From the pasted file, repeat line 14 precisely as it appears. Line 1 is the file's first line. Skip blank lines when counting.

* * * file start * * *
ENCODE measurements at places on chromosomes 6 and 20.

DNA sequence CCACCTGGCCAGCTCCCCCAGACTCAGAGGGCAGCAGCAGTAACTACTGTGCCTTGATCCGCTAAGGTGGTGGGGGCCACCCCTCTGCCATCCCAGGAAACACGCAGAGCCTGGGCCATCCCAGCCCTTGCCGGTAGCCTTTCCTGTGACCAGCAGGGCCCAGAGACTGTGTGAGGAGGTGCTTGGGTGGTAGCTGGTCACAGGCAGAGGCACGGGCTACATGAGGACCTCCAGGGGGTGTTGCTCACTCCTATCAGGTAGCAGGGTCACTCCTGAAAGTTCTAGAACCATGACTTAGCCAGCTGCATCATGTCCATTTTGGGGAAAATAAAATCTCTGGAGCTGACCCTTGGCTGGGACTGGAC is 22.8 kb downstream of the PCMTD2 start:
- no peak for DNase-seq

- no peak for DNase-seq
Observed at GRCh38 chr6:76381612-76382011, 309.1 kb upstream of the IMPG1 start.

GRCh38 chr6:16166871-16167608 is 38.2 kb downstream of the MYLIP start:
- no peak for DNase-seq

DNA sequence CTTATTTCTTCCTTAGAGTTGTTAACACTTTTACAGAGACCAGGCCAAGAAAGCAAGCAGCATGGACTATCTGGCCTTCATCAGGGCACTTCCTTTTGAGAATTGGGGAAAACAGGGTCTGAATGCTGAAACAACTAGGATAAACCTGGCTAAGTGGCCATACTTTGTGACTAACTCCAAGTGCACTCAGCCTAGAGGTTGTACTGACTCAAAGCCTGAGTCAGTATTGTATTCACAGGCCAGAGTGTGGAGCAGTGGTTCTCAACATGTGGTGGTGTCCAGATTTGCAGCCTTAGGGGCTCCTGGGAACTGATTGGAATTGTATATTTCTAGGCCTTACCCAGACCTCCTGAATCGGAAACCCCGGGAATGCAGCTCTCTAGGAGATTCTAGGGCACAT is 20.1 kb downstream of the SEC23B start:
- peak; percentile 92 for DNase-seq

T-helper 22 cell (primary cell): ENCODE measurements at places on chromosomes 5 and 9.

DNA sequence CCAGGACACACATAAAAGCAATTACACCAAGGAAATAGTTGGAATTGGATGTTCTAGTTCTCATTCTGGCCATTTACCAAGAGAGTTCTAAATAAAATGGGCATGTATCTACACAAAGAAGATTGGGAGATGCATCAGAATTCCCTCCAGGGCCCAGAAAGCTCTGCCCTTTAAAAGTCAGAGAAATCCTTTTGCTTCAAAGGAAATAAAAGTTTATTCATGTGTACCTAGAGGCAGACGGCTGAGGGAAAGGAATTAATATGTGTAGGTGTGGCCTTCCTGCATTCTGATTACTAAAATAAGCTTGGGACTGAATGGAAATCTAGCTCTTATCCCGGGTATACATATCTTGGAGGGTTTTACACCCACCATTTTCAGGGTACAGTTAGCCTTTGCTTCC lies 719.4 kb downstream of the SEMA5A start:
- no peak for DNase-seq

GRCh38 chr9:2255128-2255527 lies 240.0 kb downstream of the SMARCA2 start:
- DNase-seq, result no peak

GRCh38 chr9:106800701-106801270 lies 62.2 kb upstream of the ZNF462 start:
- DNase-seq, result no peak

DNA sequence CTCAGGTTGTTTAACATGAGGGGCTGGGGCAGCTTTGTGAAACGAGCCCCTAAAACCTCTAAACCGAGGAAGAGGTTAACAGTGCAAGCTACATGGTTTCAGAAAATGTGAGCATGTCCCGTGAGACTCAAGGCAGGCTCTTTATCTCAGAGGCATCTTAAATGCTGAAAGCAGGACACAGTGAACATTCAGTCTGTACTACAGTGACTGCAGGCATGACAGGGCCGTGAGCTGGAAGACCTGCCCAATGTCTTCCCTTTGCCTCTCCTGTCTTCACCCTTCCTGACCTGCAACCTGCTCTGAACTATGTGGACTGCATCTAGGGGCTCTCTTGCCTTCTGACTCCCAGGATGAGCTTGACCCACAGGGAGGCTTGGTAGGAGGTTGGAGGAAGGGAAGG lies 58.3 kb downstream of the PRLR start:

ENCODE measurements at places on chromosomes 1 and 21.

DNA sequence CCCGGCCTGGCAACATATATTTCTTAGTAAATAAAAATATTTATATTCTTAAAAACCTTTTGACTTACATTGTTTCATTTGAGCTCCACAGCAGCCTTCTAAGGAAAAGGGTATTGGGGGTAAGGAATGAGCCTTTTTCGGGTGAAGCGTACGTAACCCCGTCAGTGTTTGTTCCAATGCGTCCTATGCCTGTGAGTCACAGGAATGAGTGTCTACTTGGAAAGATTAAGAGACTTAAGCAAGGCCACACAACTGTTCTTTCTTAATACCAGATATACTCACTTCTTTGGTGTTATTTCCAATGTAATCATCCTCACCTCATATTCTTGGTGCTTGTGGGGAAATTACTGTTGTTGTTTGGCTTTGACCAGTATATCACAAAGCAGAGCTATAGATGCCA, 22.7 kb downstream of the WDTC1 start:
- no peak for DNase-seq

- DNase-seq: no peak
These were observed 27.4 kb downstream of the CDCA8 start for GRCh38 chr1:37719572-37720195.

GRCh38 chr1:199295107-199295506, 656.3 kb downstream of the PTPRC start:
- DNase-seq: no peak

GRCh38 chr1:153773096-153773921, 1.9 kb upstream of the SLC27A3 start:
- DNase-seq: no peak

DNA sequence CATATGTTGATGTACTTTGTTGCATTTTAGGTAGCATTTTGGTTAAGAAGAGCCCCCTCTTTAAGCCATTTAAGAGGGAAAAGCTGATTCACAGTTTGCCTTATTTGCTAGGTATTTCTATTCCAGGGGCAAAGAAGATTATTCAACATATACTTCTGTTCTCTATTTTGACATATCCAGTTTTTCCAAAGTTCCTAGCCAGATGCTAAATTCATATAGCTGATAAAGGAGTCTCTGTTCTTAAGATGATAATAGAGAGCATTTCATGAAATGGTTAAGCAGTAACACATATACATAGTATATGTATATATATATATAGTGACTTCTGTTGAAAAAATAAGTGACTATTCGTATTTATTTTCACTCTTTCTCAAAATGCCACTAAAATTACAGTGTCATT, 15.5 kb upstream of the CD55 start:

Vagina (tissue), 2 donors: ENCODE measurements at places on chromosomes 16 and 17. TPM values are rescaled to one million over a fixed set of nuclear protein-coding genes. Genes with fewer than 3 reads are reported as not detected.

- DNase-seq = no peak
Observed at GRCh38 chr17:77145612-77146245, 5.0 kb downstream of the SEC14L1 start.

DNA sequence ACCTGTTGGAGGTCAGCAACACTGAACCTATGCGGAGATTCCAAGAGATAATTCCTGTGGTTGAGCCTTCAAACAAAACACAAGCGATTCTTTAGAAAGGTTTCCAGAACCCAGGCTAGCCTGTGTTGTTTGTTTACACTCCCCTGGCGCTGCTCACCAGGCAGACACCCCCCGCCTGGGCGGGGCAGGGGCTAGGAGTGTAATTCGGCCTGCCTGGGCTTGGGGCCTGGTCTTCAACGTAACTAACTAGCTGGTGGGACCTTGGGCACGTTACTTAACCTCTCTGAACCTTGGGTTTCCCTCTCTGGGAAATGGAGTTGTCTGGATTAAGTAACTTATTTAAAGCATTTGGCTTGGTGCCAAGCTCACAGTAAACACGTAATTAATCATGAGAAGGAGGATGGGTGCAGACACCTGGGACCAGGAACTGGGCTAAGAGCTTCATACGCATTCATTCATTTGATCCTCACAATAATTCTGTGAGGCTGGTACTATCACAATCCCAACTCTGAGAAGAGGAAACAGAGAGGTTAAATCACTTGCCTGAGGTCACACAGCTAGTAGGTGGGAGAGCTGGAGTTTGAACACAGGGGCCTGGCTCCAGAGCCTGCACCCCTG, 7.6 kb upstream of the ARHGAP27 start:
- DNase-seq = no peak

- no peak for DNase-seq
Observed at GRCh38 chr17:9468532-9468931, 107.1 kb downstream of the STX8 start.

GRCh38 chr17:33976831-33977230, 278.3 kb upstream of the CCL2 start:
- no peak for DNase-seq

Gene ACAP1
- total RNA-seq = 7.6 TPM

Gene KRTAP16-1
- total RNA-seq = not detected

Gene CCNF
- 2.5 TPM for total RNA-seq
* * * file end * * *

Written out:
- DNase-seq, result no peak